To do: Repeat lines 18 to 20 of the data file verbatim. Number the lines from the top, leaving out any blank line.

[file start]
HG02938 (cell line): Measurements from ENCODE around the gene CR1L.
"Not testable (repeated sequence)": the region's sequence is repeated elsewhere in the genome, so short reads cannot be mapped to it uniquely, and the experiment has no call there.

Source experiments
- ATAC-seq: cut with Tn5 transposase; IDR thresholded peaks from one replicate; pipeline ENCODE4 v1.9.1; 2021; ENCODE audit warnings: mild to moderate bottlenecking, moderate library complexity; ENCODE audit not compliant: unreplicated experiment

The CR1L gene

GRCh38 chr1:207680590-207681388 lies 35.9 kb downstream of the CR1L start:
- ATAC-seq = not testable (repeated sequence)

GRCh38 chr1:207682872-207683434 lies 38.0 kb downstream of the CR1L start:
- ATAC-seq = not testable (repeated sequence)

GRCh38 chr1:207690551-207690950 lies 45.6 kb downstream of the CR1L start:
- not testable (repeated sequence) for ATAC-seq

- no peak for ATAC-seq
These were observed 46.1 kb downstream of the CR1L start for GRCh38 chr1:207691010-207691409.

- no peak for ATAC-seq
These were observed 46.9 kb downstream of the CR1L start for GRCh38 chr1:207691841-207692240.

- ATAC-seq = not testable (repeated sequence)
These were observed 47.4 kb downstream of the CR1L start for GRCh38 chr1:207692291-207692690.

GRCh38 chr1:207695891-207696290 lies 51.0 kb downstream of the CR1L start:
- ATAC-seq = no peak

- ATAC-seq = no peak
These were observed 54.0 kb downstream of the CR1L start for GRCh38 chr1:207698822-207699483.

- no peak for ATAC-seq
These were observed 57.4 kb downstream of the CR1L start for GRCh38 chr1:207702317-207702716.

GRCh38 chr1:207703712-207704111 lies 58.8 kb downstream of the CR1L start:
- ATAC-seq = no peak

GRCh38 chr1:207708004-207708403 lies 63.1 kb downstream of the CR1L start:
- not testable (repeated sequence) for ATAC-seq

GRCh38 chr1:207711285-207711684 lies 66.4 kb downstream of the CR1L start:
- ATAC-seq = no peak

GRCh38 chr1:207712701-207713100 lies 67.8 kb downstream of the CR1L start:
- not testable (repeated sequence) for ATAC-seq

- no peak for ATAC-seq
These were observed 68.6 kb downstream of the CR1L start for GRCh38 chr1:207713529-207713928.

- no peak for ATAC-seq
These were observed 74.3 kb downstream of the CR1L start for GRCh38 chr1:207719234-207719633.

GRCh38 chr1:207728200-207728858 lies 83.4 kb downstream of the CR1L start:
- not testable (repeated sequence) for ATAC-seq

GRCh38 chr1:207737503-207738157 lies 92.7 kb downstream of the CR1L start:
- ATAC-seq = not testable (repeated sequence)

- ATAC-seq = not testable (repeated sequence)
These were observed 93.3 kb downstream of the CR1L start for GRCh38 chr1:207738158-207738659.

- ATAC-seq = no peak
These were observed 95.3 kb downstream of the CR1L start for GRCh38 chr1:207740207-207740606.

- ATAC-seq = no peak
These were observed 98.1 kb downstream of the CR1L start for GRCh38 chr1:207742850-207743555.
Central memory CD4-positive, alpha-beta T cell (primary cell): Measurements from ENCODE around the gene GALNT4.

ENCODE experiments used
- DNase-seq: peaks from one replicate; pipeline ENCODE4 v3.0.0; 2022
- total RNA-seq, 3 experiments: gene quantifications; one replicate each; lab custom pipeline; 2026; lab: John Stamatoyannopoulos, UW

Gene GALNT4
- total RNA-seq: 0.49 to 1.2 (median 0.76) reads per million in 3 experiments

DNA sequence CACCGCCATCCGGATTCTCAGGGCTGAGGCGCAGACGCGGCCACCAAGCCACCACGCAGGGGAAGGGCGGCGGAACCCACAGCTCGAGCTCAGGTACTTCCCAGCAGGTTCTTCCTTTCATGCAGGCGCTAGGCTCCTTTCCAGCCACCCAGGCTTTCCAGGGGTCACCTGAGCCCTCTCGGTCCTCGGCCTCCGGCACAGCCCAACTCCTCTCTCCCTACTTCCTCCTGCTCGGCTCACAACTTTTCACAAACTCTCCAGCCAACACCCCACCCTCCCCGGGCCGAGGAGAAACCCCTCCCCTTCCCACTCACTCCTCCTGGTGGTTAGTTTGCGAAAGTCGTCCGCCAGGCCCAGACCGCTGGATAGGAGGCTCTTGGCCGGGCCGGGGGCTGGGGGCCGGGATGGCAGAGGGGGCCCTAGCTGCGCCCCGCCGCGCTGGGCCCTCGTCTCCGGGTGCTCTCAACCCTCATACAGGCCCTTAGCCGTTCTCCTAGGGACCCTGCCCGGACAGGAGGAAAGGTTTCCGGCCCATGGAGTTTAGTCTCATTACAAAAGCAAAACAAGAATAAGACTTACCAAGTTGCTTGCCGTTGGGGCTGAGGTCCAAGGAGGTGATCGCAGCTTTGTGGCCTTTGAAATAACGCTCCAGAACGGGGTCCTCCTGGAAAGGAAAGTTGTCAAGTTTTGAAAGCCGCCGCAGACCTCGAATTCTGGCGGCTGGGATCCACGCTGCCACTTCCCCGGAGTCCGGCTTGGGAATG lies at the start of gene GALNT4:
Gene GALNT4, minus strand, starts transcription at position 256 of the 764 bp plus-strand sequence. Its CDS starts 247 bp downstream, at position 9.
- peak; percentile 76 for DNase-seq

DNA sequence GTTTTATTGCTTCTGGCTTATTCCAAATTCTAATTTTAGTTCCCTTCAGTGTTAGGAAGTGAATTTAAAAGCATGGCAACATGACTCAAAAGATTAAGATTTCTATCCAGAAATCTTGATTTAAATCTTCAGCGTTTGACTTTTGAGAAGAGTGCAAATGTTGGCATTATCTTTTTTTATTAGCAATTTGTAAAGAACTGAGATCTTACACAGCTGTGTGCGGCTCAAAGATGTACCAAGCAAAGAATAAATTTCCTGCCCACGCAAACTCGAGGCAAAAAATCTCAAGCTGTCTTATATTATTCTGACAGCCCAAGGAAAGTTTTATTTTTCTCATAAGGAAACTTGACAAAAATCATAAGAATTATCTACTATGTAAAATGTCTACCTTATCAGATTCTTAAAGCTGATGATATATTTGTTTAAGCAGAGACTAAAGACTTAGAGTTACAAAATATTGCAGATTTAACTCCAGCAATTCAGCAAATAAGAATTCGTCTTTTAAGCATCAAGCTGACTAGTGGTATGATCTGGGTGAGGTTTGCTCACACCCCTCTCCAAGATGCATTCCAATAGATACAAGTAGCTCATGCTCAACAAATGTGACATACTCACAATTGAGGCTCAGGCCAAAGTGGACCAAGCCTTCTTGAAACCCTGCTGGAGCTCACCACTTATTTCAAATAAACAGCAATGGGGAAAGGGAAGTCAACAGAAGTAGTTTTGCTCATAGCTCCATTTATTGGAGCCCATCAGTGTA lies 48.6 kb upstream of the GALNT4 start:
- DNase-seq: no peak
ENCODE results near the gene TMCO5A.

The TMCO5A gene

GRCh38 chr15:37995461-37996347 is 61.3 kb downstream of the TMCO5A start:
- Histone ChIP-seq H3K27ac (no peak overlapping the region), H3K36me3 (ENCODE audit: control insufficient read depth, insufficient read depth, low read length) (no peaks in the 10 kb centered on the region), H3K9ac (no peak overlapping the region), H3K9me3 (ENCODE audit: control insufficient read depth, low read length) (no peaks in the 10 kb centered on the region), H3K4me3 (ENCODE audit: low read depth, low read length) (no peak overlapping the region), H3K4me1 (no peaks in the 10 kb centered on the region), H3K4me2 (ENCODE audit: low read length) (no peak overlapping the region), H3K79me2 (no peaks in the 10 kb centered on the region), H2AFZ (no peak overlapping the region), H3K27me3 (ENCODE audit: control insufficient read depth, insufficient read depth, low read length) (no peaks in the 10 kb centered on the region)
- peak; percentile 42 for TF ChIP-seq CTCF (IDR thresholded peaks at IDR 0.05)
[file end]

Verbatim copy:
GRCh38 chr1:207695891-207696290 lies 51.0 kb downstream of the CR1L start:
- ATAC-seq = no peak

- ATAC-seq = no peak